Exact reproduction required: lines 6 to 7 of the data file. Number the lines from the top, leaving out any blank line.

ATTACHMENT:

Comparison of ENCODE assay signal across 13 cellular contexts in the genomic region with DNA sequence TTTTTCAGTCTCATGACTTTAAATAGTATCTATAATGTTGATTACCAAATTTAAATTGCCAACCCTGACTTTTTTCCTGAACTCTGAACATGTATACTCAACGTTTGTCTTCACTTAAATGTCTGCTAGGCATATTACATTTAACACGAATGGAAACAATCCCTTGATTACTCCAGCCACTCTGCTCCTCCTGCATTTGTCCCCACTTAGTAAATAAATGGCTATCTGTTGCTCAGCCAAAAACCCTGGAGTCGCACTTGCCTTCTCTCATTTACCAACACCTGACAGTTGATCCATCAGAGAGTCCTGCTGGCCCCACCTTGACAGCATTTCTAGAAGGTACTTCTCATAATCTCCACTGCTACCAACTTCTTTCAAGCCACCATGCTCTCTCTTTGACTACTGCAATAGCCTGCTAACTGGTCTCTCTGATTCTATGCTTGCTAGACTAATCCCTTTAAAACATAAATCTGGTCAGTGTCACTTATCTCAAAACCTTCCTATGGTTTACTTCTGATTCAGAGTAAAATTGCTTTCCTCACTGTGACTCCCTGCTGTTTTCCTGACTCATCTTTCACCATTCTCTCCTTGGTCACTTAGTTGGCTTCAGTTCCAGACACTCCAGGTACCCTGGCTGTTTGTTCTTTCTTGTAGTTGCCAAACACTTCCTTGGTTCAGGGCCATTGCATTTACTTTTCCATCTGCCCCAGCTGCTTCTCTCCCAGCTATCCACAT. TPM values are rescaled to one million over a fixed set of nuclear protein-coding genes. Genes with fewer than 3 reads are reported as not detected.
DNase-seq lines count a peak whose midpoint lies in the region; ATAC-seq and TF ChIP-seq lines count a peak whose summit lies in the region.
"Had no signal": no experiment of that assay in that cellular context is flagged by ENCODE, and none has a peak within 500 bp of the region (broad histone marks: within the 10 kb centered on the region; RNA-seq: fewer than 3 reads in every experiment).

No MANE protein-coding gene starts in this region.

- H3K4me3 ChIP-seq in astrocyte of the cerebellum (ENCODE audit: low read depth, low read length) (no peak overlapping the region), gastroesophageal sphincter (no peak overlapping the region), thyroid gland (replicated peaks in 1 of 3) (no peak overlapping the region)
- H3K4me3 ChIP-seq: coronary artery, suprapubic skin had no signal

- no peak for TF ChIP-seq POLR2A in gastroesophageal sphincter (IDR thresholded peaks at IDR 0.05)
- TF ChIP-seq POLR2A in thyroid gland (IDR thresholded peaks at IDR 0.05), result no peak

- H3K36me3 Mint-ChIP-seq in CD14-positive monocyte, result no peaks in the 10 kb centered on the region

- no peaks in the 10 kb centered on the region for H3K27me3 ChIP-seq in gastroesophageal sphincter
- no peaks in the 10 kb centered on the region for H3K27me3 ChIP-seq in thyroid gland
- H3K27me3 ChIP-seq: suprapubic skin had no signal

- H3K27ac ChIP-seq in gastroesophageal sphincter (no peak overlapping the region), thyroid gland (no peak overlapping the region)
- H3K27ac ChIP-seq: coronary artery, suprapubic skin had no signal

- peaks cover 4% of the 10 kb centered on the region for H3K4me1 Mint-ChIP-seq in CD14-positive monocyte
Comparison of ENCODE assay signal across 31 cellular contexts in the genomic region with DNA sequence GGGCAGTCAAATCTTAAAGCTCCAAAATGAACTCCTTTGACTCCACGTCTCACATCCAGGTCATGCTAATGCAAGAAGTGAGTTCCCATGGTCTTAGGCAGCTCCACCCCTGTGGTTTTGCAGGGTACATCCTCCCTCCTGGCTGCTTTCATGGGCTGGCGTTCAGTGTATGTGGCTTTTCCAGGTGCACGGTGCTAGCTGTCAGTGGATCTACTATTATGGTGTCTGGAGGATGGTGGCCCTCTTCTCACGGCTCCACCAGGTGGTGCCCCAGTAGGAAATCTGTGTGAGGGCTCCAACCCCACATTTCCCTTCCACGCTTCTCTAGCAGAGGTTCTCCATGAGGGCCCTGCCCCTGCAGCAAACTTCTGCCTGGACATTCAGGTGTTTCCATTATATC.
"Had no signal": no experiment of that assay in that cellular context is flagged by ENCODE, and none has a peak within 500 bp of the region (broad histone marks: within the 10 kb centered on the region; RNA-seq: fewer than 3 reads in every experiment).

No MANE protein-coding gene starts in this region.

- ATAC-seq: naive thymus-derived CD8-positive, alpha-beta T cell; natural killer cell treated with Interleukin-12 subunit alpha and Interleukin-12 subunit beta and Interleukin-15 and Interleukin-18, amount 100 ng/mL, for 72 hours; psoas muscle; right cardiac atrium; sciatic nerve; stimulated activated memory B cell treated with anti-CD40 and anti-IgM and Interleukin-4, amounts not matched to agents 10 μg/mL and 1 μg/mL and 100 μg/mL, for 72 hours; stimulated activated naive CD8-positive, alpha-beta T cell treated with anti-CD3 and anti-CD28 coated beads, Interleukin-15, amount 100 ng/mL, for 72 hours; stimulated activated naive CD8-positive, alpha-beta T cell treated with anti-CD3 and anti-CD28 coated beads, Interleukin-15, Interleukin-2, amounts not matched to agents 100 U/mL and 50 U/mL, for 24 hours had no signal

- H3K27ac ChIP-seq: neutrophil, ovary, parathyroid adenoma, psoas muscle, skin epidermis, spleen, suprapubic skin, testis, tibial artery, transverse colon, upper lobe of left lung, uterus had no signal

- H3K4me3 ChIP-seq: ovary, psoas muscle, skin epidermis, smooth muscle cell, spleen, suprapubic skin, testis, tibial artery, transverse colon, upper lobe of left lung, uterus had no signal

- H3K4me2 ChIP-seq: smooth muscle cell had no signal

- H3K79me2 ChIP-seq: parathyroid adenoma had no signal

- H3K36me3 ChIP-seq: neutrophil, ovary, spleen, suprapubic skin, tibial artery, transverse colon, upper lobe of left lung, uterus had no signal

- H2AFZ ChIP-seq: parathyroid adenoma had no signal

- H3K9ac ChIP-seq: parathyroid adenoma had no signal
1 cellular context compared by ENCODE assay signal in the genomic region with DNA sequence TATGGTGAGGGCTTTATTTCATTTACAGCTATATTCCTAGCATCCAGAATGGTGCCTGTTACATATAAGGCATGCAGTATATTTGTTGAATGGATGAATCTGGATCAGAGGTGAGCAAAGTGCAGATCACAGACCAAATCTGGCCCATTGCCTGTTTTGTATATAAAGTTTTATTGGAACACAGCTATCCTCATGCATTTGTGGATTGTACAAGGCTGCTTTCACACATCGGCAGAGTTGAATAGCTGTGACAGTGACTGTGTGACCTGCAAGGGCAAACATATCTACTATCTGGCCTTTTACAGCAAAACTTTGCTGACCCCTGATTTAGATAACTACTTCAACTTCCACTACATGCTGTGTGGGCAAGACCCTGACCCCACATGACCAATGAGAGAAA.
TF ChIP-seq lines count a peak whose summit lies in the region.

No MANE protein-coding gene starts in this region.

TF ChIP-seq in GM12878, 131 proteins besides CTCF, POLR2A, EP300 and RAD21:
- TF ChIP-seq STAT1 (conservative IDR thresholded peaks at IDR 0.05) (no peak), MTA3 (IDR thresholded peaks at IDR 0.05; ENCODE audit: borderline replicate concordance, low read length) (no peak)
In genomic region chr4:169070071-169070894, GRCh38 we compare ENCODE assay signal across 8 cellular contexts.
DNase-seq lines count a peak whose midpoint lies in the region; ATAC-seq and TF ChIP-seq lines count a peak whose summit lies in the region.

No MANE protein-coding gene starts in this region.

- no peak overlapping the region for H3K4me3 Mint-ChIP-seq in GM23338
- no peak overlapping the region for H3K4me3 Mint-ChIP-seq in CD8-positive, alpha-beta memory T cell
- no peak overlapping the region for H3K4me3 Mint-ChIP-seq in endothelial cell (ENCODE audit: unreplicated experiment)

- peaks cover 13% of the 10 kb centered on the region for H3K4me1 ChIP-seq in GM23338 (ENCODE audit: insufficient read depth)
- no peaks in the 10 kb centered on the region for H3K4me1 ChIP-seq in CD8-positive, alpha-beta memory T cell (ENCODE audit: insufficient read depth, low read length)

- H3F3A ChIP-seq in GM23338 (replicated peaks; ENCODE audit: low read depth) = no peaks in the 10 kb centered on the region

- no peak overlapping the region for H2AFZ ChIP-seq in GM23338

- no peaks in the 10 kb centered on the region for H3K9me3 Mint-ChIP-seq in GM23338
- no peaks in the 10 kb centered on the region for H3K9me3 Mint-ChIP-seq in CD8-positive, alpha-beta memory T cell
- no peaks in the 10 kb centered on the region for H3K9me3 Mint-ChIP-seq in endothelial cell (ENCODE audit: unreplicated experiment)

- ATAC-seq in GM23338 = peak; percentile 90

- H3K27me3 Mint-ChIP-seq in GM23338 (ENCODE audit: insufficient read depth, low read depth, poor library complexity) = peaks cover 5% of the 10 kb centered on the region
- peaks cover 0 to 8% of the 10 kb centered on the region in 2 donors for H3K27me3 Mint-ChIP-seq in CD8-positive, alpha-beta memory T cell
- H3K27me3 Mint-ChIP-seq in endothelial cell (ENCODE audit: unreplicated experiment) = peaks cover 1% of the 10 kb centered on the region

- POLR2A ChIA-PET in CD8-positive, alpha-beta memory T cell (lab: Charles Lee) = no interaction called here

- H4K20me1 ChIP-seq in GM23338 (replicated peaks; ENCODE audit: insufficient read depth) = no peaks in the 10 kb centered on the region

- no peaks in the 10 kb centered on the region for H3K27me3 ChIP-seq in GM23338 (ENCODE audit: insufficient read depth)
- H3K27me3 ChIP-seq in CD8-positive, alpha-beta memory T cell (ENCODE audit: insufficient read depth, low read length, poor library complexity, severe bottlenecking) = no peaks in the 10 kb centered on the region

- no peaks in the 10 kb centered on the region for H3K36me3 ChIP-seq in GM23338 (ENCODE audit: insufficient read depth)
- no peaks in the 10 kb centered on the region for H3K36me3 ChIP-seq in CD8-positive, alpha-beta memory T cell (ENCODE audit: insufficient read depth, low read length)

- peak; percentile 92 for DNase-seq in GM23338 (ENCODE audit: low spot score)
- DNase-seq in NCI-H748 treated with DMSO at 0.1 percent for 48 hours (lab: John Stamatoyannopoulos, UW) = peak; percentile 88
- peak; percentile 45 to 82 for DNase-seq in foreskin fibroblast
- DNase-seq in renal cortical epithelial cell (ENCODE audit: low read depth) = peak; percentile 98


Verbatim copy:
- H3K4me3 ChIP-seq: coronary artery, suprapubic skin had no signal

- no peak for TF ChIP-seq POLR2A in gastroesophageal sphincter (IDR thresholded peaks at IDR 0.05)